On World Mangrove Day, proposals to divert over 34,000 mangrove trees taken up by ministry body
A total of 24,302 mangroves are proposed to be felled for the quadrupling of railway lines between Virar and Dahanu, while 10,502 mangroves are proposed to be felled for an offshore propylene pipeline
Mumbai On the occasion of the International Day for Conservation of Mangroves, celebrated globally every year on July 26, proposals to fell over 34,000 mangrove trees in and around the Mumbai Metropolitan Region (MMR) were considered by the union environment ministry’s regional empowered committee (REC) in Nagpur, which examines proposals for forest diversion in Maharashtra and some adjoining parts of Chattisgarh and Madhya Pradesh.
A total of 24,302 mangroves are proposed to be felled for the quadrupling of railway lines between Virar and Dahanu, while 10,502 mangroves are proposed to be felled for an offshore propylene pipeline cutting across Thane Creek. The proposals -- by the Maharashtra Railway Vikas Corporation (MRVC) and Bharat Petroleum, respectively -- were considered in the REC’s 87th meeting, among other forest diversion proposals, on Tuesday afternoon.
“The propylene pipeline project has been cleared by the REC today and their recommendation will be sent to the union environment ministry. The request to fell mangroves for the Virar-Dahanu railway line has been deferred as no representative from the MRVC was present in the meeting today. Further details will be given in the minutes of the meeting,” said an official with the state forest department, not wishing to be identified.
Bharat Petroleum is hoping to connect its refinery in Mahul in Mumbai to an upcoming petrochemical complex in Rasayani in Raigad district, about 53 km away by road, for which a total of 22.91 hectares of forest land will be diverted. The project will result in the axing of 11,904 trees (including 10,502 mangroves) in and around the eco-sensitive zone of Thane creek.
“Approximately 4.171km pipeline section shall pass through mangrove and mudflat area located on both ends,” while about 17km of the pipeline is proposed to pass through areas of Thane Creek protected by coastal regulatory zone (CRZ) rules, a copy of BPCL’s ‘Mangrove Management & Conservation Plan’, prepared as a prerequisite for obtaining forest clearance, stated. The proposed pipeline will pass through 7.8 hectares of mangroves in Mahul, and another 14.5 hectares of mangrove area in Alibag.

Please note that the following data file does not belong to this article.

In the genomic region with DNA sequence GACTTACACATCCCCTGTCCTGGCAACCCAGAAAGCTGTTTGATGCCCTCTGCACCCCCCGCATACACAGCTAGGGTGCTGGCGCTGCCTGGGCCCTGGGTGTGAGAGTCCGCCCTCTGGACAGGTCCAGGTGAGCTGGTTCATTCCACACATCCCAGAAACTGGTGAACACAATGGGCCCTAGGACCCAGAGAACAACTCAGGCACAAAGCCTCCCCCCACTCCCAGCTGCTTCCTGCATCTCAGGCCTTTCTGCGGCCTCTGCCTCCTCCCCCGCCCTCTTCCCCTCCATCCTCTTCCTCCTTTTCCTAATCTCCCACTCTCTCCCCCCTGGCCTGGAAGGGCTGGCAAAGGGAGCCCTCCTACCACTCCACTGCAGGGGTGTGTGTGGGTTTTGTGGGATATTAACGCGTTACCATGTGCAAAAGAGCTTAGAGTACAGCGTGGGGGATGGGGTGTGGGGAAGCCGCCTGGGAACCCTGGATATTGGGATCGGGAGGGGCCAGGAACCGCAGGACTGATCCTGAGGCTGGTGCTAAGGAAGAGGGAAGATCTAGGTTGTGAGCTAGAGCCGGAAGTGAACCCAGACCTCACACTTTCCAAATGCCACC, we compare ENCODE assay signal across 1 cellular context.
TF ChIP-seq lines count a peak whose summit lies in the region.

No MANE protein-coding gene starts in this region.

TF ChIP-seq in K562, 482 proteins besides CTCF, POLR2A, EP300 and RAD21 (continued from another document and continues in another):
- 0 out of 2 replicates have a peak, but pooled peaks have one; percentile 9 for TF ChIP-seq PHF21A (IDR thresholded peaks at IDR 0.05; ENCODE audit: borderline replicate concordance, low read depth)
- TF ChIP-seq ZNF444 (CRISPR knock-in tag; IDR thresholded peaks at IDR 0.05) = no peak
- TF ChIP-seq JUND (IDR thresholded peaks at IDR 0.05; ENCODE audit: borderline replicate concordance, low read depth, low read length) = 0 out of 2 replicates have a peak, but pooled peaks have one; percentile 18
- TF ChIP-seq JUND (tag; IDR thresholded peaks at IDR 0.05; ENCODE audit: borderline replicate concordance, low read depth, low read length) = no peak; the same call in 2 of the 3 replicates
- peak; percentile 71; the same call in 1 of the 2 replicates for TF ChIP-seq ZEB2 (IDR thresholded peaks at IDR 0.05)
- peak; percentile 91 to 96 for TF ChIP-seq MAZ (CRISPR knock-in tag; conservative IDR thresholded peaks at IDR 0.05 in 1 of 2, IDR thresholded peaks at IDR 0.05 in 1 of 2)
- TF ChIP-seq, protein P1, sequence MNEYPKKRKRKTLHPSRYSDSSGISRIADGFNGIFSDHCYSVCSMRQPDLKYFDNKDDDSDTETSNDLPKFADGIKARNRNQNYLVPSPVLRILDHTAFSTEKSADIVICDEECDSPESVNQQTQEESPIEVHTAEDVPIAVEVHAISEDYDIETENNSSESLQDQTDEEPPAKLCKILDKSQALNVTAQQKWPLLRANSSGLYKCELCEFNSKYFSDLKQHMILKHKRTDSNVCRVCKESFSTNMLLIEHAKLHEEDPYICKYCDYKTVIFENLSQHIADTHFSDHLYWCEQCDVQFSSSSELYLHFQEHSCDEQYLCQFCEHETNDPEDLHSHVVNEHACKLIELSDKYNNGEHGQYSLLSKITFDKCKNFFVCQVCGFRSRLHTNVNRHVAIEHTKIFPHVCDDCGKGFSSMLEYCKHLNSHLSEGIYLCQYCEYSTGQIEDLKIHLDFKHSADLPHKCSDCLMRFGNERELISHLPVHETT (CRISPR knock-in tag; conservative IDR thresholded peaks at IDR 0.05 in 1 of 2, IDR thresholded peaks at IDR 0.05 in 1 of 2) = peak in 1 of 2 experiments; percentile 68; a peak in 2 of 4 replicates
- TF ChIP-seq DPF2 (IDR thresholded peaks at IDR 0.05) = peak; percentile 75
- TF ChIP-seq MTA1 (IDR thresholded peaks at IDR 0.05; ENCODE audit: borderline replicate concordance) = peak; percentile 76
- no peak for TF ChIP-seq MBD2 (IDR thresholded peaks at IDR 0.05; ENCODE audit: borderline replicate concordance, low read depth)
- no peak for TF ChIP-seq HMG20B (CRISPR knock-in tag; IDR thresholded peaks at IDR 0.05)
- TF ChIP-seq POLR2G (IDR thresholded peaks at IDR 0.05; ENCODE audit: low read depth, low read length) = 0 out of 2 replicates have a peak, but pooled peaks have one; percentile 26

On the other hand, the Mumbai Railway Vikas Corporation (MRVC) has proposed to divert 26.5 hectares of forest land across 11 villages in Palghar district to quadruple the existing railway line between Virar and Dahanu stations on the Western Railway (WR). The project will lead to the felling of 25,438 trees, including 24,302 mangroves, as per the minutes of a previous REC meeting on February 23 this year. Though the project had been given an in-principle go-ahead by the REC at the time, working permissions have not yet been issued, and have been deferred for the time being.
The project is part of phase III of Mumbai Urban Transport Project (MUTP-III), and involves the laying of third and fourth railway lines parallel to, and on the west of the existing double line corridor between Virar and Dahanu, for a distance of about 63 km. “As the existing double line corridor is oversaturated, it is not possible to increase the number of suburban services in this section”, an official from the MRVC said on the condition of anonymity.
Therefore, it was decided to lay an additional two lines to enable a separate corridor for suburban services, as has been done for the Churchgate-Virar section of the WR. The lines are being laid on the western side of the existing lines, as the Centre’s dedicated freight corridor project is planned on the eastern side.
Our new government is as resilient as mangroves: Shinde
On the occasion of World Mangrove Day, chief minister Eknath Shinde and deputy chief minister Devendra Fadnavis attended an award ceremony hosted by the Maharashtra Mangrove Foundation, which operates under the aegis of the state forest department’s mangroves cell.
After felicitating various officials and independent specialists involved with the state’s mangrove conservation and livelihood schemes, Shinde addressed the gathering, drawing comparisons between his newly-minted government and mangrove ecosystems. “Mangroves can stand as a guard against storms and tsunamis and other environmental threats. The leaf of a mangrove tree never falls. They protect coastal lands and communities. Our new government is as resilient as mangroves,” Shinde said.